If I understand net neutrality correctly, it means that all people and businesses get the same service if they pay the same price. Although this might be an oversimplification it seems that the best measure of service is bandwidth and uptime.
Since most broadband downtime is unpredictable, let's just focus on bandwidth. If I want, say 1.5 Mbps up and downstream, I can purchase either DSL for about $120/month or a T-1 for about $400—$500 per month. Both advertise the same bandwidth, but, obviously, the T-1 is going to give me better service. Seems laissez-faire to me - the more I pay the better the service. What's the problem?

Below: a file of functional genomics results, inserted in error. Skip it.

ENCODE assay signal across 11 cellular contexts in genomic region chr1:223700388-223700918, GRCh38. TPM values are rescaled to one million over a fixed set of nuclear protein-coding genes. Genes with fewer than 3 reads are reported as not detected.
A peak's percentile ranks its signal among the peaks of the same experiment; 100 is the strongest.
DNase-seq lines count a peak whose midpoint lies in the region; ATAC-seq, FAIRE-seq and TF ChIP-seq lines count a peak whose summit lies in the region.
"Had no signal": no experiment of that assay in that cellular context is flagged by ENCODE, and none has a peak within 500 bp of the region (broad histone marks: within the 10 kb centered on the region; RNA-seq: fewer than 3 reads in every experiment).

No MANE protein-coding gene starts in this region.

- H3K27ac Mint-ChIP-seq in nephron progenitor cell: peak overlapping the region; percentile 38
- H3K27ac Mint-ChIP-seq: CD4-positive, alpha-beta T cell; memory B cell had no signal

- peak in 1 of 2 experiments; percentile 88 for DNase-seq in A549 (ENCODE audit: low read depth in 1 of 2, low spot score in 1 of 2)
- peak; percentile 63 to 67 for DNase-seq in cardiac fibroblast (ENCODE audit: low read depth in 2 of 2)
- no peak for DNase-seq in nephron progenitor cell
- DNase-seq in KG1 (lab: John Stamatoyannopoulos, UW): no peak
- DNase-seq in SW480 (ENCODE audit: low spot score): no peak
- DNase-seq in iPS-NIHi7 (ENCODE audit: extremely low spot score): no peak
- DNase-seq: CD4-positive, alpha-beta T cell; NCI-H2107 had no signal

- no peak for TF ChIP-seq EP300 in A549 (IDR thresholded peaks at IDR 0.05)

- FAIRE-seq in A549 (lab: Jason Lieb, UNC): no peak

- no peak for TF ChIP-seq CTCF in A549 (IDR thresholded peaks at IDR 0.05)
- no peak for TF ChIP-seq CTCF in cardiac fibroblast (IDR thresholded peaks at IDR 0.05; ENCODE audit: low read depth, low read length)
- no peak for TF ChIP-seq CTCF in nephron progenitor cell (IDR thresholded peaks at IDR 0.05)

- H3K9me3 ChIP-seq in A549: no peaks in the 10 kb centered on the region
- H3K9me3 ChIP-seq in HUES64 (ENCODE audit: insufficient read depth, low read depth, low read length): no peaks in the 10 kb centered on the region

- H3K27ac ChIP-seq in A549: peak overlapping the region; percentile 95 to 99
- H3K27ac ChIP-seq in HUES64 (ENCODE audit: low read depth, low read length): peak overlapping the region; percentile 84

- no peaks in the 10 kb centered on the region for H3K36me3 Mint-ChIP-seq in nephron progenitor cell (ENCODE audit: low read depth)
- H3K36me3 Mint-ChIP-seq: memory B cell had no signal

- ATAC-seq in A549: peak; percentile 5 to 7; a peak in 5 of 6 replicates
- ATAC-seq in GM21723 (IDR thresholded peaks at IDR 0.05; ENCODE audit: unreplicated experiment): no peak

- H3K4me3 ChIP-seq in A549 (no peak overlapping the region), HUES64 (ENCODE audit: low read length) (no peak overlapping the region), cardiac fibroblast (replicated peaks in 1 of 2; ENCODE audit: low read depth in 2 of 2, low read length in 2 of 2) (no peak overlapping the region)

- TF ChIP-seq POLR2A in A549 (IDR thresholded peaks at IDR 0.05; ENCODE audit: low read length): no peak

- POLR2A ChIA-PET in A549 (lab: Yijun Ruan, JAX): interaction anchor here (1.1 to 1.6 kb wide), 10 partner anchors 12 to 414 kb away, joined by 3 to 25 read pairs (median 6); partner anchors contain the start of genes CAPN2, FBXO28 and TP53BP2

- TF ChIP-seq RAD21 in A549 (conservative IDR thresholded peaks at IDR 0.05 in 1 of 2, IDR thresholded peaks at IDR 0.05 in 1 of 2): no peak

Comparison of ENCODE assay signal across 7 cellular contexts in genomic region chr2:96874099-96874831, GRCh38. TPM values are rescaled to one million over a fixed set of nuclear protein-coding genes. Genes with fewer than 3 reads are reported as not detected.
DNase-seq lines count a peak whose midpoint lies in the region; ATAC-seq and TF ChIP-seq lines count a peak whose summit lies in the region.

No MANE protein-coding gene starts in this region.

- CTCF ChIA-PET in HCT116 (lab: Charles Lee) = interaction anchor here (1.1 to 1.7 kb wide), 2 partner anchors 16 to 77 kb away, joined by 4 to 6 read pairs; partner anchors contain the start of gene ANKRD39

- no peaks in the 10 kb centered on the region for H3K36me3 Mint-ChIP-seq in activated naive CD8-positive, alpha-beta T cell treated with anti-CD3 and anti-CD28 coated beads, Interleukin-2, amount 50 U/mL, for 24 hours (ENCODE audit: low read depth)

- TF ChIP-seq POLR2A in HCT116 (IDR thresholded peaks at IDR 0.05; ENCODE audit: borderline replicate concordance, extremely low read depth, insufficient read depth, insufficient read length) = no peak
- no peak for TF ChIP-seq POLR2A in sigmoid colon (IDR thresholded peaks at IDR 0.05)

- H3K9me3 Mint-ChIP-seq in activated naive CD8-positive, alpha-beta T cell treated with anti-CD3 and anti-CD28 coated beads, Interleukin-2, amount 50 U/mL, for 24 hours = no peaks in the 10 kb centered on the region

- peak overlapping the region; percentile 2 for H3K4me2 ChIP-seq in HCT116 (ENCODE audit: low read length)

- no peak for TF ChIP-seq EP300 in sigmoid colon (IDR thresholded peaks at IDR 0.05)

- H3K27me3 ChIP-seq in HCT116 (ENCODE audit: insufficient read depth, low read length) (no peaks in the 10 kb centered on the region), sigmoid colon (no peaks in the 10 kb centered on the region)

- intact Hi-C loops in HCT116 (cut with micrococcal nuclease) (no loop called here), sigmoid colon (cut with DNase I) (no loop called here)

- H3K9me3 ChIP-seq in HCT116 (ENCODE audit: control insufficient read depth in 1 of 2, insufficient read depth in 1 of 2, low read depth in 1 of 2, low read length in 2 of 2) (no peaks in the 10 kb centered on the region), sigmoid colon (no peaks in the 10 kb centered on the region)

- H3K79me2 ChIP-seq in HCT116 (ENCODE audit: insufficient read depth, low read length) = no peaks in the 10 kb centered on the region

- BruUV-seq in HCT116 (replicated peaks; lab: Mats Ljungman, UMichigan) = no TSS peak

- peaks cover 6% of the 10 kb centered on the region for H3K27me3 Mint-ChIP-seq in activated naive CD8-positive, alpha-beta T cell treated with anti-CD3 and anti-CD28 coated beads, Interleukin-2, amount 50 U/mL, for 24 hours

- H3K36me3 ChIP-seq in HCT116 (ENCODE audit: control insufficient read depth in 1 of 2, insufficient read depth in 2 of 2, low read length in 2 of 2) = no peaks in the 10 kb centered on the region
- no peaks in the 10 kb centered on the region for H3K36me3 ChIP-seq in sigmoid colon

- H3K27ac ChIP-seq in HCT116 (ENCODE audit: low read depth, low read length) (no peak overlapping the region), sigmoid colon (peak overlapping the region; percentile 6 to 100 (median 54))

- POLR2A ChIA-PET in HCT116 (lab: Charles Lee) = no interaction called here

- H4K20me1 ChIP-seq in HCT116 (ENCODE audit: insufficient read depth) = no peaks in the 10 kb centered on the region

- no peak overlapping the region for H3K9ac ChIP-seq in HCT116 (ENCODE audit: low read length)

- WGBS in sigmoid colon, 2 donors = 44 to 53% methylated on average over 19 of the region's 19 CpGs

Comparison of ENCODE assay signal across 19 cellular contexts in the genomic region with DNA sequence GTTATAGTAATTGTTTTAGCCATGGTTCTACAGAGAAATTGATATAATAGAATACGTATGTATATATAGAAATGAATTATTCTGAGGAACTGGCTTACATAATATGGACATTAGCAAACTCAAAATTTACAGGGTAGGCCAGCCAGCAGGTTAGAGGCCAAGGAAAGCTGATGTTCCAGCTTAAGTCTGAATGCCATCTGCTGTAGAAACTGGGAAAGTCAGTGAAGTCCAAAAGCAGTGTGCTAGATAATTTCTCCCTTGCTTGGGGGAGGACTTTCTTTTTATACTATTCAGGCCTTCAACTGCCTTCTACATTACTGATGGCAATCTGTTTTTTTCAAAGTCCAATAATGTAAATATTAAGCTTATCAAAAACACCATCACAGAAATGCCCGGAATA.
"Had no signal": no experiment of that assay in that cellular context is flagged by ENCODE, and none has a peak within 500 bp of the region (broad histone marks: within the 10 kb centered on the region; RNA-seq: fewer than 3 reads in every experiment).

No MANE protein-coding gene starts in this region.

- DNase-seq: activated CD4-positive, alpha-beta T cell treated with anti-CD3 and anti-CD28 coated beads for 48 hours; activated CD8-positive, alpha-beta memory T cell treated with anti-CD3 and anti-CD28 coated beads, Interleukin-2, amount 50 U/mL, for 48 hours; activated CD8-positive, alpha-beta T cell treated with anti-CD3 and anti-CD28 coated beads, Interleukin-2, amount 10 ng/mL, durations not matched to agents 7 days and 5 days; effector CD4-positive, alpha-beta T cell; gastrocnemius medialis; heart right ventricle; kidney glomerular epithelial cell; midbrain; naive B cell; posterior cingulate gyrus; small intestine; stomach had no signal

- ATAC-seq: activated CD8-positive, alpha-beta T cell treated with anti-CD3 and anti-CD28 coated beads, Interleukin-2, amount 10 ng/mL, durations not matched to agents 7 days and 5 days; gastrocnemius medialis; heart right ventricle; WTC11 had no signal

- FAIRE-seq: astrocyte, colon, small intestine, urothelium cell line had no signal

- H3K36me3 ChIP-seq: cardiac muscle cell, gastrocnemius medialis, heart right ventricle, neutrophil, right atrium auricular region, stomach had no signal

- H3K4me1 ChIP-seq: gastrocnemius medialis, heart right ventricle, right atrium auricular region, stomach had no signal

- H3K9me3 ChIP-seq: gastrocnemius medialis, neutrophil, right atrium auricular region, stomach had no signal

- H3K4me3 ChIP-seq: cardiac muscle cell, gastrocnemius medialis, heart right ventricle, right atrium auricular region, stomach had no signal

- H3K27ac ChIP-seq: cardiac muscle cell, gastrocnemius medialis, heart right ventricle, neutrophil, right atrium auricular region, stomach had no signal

A good metaphor for net neutrality would be USPS vs. UPS vs. FedEx. But, if you're telling me that two people can pay the same price for the same service and get different results, well, then, that's very different.
Joe, I think you've got a decent grasp of the basics. I work with the Hands Off The Internet coalition--if you're interested in more on net neutrality, feel free to check out our side of the debate on our blog at http://handsoff.org.
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